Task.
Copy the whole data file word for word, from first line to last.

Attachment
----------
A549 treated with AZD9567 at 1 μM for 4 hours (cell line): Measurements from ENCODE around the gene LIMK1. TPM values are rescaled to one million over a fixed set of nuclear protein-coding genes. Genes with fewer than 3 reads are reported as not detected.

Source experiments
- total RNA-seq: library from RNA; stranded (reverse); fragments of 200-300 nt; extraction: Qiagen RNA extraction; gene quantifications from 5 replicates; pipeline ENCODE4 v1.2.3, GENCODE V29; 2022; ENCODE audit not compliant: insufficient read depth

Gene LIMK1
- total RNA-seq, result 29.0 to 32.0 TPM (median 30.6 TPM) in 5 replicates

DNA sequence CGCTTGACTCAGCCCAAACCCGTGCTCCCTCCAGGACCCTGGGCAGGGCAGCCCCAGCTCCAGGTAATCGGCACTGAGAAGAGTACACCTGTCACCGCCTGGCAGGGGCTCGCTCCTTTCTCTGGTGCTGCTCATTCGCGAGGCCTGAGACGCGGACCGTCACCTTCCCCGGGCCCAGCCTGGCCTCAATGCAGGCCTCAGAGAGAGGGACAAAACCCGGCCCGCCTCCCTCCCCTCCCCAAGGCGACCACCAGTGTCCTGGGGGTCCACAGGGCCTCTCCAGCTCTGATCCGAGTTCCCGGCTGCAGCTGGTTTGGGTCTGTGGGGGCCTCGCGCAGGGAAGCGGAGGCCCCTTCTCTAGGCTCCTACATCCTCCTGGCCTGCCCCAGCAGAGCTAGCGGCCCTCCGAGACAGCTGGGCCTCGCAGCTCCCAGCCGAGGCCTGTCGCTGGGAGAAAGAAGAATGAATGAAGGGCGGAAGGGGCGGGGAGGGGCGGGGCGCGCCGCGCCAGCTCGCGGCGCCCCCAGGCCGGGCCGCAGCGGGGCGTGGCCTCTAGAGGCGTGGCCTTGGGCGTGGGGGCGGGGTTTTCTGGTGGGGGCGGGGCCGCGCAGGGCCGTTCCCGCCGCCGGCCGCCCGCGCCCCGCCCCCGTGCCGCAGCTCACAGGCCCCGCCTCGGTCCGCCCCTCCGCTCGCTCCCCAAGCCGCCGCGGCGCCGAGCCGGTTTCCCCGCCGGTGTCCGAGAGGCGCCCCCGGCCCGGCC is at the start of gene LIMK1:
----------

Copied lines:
A549 treated with AZD9567 at 1 μM for 4 hours (cell line): Measurements from ENCODE around the gene LIMK1. TPM values are rescaled to one million over a fixed set of nuclear protein-coding genes. Genes with fewer than 3 reads are reported as not detected.

Source experiments
- total RNA-seq: library from RNA; stranded (reverse); fragments of 200-300 nt; extraction: Qiagen RNA extraction; gene quantifications from 5 replicates; pipeline ENCODE4 v1.2.3, GENCODE V29; 2022; ENCODE audit not compliant: insufficient read depth

Gene LIMK1
- total RNA-seq, result 29.0 to 32.0 TPM (median 30.6 TPM) in 5 replicates

DNA sequence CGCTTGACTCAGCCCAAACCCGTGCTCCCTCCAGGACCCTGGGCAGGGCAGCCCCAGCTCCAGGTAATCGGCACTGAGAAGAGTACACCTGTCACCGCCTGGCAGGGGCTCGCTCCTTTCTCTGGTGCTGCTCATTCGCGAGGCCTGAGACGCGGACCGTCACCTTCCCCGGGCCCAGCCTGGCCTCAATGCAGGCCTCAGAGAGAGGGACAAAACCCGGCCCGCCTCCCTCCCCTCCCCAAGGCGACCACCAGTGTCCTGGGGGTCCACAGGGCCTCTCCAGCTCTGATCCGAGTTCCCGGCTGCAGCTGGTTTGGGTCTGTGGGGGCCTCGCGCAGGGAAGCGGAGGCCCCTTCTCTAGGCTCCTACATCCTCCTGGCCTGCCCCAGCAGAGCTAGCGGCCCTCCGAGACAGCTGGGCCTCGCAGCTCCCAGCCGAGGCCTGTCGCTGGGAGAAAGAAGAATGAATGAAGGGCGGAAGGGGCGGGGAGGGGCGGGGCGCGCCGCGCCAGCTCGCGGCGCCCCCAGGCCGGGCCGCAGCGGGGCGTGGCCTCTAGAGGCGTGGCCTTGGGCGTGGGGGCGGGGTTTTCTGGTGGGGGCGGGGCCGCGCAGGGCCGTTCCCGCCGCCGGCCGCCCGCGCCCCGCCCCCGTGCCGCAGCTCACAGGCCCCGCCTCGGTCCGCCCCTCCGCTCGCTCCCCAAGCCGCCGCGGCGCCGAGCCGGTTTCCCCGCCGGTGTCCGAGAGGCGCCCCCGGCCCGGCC is at the start of gene LIMK1: